SAFETY IN REGULATION: The proposal states that Chiayi should assess whether it is viable to establish such a district and draft rules to protect clients and sex workers The Chiayi City Council passed a motion yesterday to assess the viability of establishing a regulated red-light district. The council yesterday held its last session of the year, at which its fiscal 2024 budget was approved, along with 61 other proposals. The proposal to assess the viability of establishing a red-light district was put forward by independent Chiayi City Councilor Molly Yen (顏色不分藍綠支持性專區顏色田慎節). The proposal cited 2011 amendments to the Social Order Maintenance Act (社會秩序維護法), which stipulate that city and county governments can pass autonomous regulations on the sex trade to manage the industry and guarantee industry workers’ rights. A ban on the
A small-scale protest that called on the government to cancel its plan to welcome Indian migrant workers in a bid to tackle Taiwan’s labor shortage was held in Taipei yesterday. During the protest, comprised of a few dozen people staged in front of the Presidential Office on Ketagalan Boulevard, the protest’s chief initiator, a woman identified only as “Yuna” said they wanted the central government to reconsider allowing migrant workers from India to enter Taiwan. Most people in Taiwan had little knowledge about the potential plan to allow in Indian migrant workers until a report in the media last month, she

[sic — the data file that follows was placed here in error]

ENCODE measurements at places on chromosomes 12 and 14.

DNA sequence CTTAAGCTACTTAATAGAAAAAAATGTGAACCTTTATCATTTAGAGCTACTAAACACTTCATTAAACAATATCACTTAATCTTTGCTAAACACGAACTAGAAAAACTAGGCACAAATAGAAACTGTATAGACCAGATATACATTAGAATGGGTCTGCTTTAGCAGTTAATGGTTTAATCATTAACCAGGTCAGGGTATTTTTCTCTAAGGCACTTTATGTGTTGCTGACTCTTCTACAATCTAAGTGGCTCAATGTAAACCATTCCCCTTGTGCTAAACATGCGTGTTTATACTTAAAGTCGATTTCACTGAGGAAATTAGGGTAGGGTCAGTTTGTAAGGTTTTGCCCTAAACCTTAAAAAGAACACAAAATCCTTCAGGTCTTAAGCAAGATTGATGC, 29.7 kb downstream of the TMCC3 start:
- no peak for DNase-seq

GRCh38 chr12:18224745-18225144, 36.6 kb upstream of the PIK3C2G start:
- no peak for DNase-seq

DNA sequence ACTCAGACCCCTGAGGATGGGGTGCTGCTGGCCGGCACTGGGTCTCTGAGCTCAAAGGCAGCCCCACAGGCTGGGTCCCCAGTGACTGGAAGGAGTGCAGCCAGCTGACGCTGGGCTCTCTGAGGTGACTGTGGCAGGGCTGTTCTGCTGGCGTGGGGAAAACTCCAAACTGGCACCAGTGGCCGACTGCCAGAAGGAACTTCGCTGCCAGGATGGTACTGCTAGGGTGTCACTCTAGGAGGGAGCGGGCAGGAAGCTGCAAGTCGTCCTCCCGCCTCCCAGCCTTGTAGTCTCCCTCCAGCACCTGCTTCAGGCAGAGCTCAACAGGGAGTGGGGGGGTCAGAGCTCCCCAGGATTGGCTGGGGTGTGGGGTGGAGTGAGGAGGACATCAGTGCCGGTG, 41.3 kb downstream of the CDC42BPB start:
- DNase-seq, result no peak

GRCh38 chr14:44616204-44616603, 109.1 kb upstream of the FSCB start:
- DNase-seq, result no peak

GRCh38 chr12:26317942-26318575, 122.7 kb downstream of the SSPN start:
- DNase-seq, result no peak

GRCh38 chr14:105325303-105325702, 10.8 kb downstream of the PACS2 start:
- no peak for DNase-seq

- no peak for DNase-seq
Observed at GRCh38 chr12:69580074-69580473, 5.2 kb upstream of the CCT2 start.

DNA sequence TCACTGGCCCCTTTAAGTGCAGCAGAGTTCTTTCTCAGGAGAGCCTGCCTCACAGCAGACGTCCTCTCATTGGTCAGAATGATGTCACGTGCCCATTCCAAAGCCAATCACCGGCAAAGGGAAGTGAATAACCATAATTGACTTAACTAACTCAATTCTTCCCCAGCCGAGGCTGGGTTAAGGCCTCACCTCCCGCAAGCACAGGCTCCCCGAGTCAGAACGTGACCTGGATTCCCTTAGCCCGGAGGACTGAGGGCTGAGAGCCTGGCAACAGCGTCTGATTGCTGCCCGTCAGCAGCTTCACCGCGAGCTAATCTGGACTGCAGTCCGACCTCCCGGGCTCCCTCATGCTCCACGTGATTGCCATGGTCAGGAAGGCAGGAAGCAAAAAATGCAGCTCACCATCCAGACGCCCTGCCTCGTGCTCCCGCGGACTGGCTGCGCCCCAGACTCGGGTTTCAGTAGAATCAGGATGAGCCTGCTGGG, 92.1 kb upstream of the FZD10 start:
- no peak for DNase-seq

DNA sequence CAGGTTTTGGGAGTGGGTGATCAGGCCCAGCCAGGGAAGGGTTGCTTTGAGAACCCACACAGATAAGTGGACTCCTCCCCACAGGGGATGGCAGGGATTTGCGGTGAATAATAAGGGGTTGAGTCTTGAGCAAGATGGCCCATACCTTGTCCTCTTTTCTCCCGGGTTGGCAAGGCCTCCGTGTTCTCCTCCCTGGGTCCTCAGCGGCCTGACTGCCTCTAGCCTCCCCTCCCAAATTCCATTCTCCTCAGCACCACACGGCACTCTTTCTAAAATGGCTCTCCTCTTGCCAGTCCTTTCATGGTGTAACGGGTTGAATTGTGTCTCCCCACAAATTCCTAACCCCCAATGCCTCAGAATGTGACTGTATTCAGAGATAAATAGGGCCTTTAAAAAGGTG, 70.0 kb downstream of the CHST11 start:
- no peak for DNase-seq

STABILITY AND CHANGE: Flagging in recent polls, Ko this week pledged to maintain President Tsai’s foreign policy, with an emphasis on improving China relations Taiwan People’s Party (TPP) Chairman and presidential candidate Ko Wen-je (柯文哲) yesterday reiterated that he is “deep-green at heart” in response to accusations that he is pivoting his campaign to align closer with the ideology of the Democratic Progressive Party (DPP) in the face of flagging polls. Ko made the remark at an agricultural policy conference in Taipei, repeating his comments from an interview with CTS News a day earlier. Ko told the CTS host that he would continue to pursue President Tsai Ing-wen’s (蔡英文) national defense and foreign policy in general, but with an emphasis on establishing a rapport with